Key RR Terms:

Reproducible Research - research that is conducted with systematic procedures and documentation, such that it can be reproduced either by the original researcher or by an independent party, for the purposes of verifying the study's results and/or conclusions. According to CRAN, the goal of reproducible research "is to tie specific instructions to data analysis and experimental data so that scholarship can be recreated, better understood and verified."

Minimum-Threshold Journals - journals that seek to publish as much quality science as possible, regardless of "statistical significance." These journals' inclusion criteria is focused on a studies' methodological rigor, instead of whether results are statistically significant. Despite their inclusive intentions, up to 50% of submitted articles are rejected because of poor methodological rigor, so perhaps their threshold is more accurately characterized as "re-calibrated" rather than "minimum." PLoS ONE is a prominent example of a "minimum-threshold journal." 

Literate Programming - a method of programming (often statistical analysis) that combines typical programming code, graphics, and natural language into a document that is more easily understood by individuals other than the programmer. The product of literate programming is often an html page that presents an analytic process through a combination of natural language narrative, programming code snippets, and table or graphical output of analysis results. Well produced literate programming allows a reader to completely reproduce an analysis as they read along, using embedded links to download data and code snippets to produce the results presented in the document.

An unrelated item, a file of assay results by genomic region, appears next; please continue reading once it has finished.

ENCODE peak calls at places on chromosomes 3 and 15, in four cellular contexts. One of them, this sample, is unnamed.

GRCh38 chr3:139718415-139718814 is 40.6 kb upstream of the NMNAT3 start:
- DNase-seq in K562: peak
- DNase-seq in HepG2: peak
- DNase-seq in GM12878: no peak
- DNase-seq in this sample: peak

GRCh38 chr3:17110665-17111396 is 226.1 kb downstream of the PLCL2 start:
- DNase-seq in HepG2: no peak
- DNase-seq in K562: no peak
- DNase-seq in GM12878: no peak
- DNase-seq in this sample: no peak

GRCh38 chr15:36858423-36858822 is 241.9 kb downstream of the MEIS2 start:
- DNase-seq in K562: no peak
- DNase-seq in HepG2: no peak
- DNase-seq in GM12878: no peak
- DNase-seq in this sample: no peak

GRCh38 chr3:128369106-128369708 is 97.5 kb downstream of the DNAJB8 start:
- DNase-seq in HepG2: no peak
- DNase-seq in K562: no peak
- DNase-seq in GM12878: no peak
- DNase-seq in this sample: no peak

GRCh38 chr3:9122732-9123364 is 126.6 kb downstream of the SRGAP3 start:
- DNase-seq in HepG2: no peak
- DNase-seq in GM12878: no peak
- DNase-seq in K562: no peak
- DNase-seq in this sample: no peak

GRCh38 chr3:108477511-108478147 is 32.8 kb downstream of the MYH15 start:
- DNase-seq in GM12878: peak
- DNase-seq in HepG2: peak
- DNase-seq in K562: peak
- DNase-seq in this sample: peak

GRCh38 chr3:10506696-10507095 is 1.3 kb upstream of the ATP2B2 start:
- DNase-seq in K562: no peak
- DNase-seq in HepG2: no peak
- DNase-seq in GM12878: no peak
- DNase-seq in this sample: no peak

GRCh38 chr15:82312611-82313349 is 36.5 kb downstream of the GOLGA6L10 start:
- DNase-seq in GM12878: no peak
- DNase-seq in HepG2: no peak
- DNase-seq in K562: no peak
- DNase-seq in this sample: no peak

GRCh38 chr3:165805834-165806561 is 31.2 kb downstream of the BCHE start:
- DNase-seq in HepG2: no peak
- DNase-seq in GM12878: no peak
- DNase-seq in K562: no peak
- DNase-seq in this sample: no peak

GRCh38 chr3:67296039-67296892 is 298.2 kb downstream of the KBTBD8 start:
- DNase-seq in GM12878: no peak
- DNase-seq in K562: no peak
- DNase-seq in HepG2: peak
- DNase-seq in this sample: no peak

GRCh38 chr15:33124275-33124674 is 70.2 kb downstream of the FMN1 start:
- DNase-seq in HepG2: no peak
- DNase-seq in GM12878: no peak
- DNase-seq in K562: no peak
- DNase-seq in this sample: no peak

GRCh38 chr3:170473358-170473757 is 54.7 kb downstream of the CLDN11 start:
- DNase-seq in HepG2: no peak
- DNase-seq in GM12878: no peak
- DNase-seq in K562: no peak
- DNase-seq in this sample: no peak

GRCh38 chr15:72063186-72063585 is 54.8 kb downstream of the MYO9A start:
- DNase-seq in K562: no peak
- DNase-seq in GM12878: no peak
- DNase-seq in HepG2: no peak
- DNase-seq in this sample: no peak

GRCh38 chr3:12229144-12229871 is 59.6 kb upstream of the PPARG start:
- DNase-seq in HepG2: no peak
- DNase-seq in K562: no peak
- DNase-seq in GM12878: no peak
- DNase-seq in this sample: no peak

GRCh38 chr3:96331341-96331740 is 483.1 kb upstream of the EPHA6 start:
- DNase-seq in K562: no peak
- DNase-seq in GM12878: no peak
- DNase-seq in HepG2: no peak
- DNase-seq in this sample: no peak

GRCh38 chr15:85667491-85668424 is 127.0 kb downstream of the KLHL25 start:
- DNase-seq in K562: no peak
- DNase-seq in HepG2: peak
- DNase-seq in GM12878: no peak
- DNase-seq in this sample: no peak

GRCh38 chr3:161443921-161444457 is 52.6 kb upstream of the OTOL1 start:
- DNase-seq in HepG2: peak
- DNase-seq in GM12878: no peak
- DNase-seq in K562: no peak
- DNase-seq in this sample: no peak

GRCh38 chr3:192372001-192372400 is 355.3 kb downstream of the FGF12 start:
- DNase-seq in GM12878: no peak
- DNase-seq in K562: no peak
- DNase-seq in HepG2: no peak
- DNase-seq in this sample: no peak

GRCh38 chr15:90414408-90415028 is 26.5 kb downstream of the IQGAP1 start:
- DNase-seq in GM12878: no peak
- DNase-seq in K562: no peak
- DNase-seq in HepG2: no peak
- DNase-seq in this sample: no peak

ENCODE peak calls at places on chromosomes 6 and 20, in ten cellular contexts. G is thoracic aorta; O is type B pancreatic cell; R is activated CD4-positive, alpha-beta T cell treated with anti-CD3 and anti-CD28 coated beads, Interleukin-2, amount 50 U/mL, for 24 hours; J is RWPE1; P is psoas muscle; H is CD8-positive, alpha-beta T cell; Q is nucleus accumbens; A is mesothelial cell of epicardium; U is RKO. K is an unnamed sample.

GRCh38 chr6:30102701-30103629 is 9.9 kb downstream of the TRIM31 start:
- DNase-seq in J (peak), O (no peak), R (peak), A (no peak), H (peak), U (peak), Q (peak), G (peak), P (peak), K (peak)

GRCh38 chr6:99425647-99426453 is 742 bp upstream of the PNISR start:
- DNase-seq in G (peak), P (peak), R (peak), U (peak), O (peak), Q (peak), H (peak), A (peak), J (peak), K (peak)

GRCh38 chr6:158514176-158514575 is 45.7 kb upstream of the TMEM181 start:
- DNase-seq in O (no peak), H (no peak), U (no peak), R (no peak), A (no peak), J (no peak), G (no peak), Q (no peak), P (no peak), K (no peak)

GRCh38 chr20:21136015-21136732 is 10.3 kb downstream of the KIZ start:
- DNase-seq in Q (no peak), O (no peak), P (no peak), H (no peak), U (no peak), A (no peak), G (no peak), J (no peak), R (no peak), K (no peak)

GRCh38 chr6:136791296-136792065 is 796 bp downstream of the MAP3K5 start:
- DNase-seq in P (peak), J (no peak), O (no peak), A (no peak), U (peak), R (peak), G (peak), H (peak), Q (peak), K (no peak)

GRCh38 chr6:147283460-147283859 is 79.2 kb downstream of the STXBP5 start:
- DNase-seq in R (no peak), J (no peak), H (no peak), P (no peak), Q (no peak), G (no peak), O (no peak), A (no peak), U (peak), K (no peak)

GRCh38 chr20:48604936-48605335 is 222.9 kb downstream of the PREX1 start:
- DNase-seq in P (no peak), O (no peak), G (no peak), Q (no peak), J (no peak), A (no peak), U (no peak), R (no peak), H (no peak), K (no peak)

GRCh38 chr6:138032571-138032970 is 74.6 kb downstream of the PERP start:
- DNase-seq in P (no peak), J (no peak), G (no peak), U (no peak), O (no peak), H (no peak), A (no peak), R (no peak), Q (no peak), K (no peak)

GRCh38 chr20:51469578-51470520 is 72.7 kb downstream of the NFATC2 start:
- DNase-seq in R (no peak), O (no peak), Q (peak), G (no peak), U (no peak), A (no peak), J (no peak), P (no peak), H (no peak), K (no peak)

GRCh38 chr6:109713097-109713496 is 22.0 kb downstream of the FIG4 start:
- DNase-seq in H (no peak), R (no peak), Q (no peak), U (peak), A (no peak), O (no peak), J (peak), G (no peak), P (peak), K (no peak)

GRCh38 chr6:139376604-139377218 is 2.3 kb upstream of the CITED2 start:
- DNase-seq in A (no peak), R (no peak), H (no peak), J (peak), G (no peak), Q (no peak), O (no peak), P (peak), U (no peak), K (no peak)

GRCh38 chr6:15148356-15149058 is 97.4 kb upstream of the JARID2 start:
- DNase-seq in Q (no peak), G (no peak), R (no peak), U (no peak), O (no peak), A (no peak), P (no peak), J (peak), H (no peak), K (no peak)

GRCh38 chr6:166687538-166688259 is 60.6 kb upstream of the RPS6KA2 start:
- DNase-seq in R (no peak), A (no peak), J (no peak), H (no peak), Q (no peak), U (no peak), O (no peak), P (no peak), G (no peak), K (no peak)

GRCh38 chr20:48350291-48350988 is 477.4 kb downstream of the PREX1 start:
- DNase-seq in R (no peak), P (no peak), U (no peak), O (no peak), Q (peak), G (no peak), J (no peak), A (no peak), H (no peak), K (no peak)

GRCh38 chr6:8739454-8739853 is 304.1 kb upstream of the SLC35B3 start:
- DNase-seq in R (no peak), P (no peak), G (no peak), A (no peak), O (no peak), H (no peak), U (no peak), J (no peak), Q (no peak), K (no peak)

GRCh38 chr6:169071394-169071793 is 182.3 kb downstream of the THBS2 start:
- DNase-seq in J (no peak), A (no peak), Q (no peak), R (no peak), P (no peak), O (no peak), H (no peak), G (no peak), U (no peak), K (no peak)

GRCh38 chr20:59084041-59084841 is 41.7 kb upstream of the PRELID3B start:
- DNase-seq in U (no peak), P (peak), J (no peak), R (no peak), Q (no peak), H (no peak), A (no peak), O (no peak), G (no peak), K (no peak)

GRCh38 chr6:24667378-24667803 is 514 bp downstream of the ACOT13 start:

Blog Sources

CRAN Task View: Reproducible Research. CRAN R-Project, 2014. Web. 20 Jan. 2014.

Knuth, Donald E. "Literate programming." The Computer Journal,  27.2 (1984): 97-111.

Trouble at the lab. The Economist, 2013. Web. 19, Oct. 2013.

Yihui Xie (2013). knitr: A general-purpose package for dynamic report generation in R. R package version 1.5.


Reproducible Research Resources & Links

Reproducible - a repository of RR resources and links. See more at:

The Comprehensive R Archive Network (CRAN) RR Page - resources for RR with R, which is an open-source statistical programming software platform. See more at:

Johns Hopkins Free Online RR Course (with video) - Learn the concepts and tools behind reporting modern data analyses in a reproducible manner. This is the fifth course in the Johns Hopkins Data Science Specialization. See more at: